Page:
Running a coaching and consulting company dedicated to helping women achieve breakthrough in their lives and work, I meet thousands of folks each year who want to reinvent, many of whom are considering launching a coaching or consulting practice, or other small business of their own. They long to transition into coaching for solid reasons, and many come with great, top-level experience.
As a career consultant, I help people evaluate if launching a coaching practice or other venture seems a viable step for them first by conducting a thorough assessment of their goals, abilities, preferences, personality, values, mission, purpose, and long-term plans. As my book publicist Patti Danos asked me when I was launching my book Breakdown, Breakthrough, I ask my clients, “What do you want, and what do you really want, in doing this?”
After such an assessment, I have often recommended in the past, “Looks like it makes sense at this time to move forward, and that you’ve got a strong grasp of what’s required. Go for it!”
Now, however, in these intensely challenging times, I ask this new question, “Are you ready and able to do what it takes to make this successful? Are you 3000% committed?”
About becoming a coach, the average income of a life coach in the U.S. today is between $30,000 – $40,000. Only 10% to 20% or so make six-figure incomes, and many more life coaches don’t make anywhere near $30,000. It’s not an easy path, and clients simply will not fall in your lap. Success requires time, action, commitment, and a good number of top level skills to differentiate yourself, and to generate a large enough community to continue to fill your pipeline of paying clients.
A coach from the largest coaching organization in the world told me last week that of all the folks that reach out to them to pursue coaching, only 40% are truly “coachable,” and of those, only 30% end up signing up for services. Those stats apply to my business as well.
I realized this week something that feels like a real “aha” to me – coaching is for a group or culture that is at the highest level of Maslow’s hierarchy of needs – the level of self-actualization. Today, however, our economic strife has pushed millions of people us down several levels of the hierarchy – to the level of “safety” — so that their primary focus now is on financial safety and security.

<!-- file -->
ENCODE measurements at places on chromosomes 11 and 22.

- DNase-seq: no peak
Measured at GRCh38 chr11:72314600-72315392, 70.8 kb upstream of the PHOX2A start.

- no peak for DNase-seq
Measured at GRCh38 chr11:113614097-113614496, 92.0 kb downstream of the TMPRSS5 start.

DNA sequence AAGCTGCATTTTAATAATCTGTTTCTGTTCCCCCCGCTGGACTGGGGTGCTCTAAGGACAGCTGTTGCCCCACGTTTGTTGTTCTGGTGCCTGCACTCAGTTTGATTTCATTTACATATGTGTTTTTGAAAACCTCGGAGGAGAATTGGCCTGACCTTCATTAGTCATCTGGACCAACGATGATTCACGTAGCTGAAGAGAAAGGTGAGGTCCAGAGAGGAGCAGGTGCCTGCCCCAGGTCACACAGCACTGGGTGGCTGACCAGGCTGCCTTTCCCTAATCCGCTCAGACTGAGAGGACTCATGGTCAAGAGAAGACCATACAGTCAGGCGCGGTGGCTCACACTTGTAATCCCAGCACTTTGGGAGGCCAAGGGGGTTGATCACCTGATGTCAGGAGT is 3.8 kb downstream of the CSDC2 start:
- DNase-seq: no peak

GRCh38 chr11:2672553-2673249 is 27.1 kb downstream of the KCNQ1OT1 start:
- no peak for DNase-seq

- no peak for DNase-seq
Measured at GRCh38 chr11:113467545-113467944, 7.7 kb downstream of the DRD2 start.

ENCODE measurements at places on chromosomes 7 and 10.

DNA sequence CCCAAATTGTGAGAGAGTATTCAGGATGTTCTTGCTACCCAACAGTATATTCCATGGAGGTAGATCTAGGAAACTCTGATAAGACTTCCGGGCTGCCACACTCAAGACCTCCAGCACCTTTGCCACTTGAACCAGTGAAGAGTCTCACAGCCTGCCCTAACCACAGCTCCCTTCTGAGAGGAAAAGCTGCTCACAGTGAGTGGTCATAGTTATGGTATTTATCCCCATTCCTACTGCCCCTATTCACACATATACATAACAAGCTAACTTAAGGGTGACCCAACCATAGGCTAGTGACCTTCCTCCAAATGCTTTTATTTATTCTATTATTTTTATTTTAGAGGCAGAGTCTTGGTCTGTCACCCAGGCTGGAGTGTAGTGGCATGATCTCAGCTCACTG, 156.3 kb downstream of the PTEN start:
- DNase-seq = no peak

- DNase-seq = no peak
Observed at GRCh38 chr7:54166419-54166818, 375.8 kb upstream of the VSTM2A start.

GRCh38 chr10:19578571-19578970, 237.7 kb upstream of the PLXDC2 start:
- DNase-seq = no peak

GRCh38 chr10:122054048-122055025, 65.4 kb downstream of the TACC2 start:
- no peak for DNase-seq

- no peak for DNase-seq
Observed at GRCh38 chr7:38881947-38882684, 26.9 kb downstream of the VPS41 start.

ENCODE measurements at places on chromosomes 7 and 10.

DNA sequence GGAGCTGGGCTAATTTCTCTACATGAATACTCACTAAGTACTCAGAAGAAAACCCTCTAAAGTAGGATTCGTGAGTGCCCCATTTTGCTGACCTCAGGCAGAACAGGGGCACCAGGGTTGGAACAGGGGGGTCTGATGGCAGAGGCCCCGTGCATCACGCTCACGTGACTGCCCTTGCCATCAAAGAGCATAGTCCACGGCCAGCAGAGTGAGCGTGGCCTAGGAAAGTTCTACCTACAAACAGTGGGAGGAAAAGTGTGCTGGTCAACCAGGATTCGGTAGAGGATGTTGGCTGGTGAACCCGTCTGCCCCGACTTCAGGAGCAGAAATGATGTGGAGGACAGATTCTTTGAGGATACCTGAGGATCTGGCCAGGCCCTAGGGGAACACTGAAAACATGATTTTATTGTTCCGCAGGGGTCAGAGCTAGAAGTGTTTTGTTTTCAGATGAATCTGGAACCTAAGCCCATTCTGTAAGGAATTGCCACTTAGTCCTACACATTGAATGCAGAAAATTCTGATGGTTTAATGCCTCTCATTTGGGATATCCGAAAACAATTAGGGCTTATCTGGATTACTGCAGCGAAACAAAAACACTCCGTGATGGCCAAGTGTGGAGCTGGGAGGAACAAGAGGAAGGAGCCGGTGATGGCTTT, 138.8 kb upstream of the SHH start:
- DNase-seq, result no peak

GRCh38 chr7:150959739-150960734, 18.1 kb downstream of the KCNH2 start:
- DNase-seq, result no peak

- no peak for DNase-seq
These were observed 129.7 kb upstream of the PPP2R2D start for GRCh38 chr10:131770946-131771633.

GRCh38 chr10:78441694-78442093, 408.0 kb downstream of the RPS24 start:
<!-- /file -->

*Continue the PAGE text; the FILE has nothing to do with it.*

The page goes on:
If you’re interested in starting a practice/business as a life coach during these times, I’d ask you to seriously evaluate yourself, your abilities and talents, your passion for this, and your commitment to launching and maintaining a thriving practice/business. These questions apply to you if you’re considering any entrepreneurial, small business, or consulting endeavor as well:
Ask yourself the following questions:
1) What must I earn each year, to achieve the standard of living I need? What have I earned before (and if I want to top that, what will I do differently)?
2) What’s my risk tolerance? Can I tolerate a lack of stability, fluidity, and security?
3) What is my relationship with money today? How do I deal with it, earn it, save it, invest it and grow it? Are my actions around money, and feelings, and views powerful and healthy? Are you committed to making the living you want?
4) What is motivating me – consciously and subconsciously – to want to be a life coach? Is there anything I’m running from that I need to address first?
5) If I do everything I can to make my practice work for three to five years, and $30,000 remains my income, will this be acceptable and viable for my life and family? If not, what will be my plan to grow myself, my knowledge and skill set — to be part of the minority segment of high-earners in the coaching field?